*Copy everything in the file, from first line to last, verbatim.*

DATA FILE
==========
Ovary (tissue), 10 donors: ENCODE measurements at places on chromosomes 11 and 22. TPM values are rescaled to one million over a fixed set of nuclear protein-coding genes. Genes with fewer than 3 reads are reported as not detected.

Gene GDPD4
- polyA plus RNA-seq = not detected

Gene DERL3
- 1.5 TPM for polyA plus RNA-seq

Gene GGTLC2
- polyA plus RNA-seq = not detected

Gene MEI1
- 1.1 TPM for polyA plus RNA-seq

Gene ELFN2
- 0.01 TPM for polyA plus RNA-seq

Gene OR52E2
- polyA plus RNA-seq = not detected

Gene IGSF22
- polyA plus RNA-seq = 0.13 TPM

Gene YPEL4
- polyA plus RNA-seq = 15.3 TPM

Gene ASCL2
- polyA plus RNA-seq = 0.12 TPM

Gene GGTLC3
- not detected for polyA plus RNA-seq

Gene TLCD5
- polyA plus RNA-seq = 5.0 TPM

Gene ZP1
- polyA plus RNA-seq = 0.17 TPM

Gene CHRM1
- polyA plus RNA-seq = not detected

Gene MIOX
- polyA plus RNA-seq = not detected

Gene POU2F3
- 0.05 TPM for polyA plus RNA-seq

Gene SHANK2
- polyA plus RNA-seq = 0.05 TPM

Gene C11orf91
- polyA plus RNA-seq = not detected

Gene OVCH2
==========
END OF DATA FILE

Ovary (tissue), 10 donors: ENCODE measurements at places on chromosomes 11 and 22. TPM values are rescaled to one million over a fixed set of nuclear protein-coding genes. Genes with fewer than 3 reads are reported as not detected.

Gene GDPD4
- polyA plus RNA-seq = not detected

Gene DERL3
- 1.5 TPM for polyA plus RNA-seq

Gene GGTLC2
- polyA plus RNA-seq = not detected

Gene MEI1
- 1.1 TPM for polyA plus RNA-seq

Gene ELFN2
- 0.01 TPM for polyA plus RNA-seq

Gene OR52E2
- polyA plus RNA-seq = not detected

Gene IGSF22
- polyA plus RNA-seq = 0.13 TPM

Gene YPEL4
- polyA plus RNA-seq = 15.3 TPM

Gene ASCL2
- polyA plus RNA-seq = 0.12 TPM

Gene GGTLC3
- not detected for polyA plus RNA-seq

Gene TLCD5
- polyA plus RNA-seq = 5.0 TPM

Gene ZP1
- polyA plus RNA-seq = 0.17 TPM

Gene CHRM1
- polyA plus RNA-seq = not detected

Gene MIOX
- polyA plus RNA-seq = not detected

Gene POU2F3
- 0.05 TPM for polyA plus RNA-seq

Gene SHANK2
- polyA plus RNA-seq = 0.05 TPM

Gene C11orf91
- polyA plus RNA-seq = not detected

Gene OVCH2